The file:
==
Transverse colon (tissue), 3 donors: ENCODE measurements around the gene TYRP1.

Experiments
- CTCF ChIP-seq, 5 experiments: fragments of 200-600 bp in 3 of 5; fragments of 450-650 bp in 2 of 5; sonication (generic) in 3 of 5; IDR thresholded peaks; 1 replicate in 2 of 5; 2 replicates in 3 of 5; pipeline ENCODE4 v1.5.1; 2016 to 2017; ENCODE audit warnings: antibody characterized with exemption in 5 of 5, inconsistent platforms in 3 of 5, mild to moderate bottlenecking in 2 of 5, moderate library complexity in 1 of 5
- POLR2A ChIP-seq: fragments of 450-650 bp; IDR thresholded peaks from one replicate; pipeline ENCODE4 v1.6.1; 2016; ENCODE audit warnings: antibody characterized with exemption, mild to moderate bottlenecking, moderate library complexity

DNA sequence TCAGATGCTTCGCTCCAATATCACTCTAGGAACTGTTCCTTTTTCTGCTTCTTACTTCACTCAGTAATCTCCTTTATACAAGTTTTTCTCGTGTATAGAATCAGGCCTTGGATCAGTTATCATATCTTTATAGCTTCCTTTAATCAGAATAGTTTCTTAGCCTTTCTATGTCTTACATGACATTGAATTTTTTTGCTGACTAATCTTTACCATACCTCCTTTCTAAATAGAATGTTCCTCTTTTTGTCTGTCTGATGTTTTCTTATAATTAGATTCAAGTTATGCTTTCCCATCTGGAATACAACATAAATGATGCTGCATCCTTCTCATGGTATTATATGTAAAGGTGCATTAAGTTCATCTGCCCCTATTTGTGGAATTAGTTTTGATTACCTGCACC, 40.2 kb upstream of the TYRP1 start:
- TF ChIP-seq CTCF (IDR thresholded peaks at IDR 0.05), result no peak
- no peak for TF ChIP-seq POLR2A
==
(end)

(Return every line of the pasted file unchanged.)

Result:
Transverse colon (tissue), 3 donors: ENCODE measurements around the gene TYRP1.

Experiments
- CTCF ChIP-seq, 5 experiments: fragments of 200-600 bp in 3 of 5; fragments of 450-650 bp in 2 of 5; sonication (generic) in 3 of 5; IDR thresholded peaks; 1 replicate in 2 of 5; 2 replicates in 3 of 5; pipeline ENCODE4 v1.5.1; 2016 to 2017; ENCODE audit warnings: antibody characterized with exemption in 5 of 5, inconsistent platforms in 3 of 5, mild to moderate bottlenecking in 2 of 5, moderate library complexity in 1 of 5
- POLR2A ChIP-seq: fragments of 450-650 bp; IDR thresholded peaks from one replicate; pipeline ENCODE4 v1.6.1; 2016; ENCODE audit warnings: antibody characterized with exemption, mild to moderate bottlenecking, moderate library complexity

DNA sequence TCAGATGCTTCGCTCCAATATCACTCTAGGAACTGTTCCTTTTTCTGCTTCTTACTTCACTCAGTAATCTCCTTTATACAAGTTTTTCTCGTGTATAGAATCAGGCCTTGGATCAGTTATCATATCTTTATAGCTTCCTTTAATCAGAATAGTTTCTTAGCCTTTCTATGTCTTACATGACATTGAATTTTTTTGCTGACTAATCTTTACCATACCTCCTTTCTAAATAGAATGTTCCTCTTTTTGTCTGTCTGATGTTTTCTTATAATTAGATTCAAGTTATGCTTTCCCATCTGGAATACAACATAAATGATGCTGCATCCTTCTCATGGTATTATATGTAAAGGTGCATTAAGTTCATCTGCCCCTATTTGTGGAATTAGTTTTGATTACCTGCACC, 40.2 kb upstream of the TYRP1 start:
- TF ChIP-seq CTCF (IDR thresholded peaks at IDR 0.05), result no peak
- no peak for TF ChIP-seq POLR2A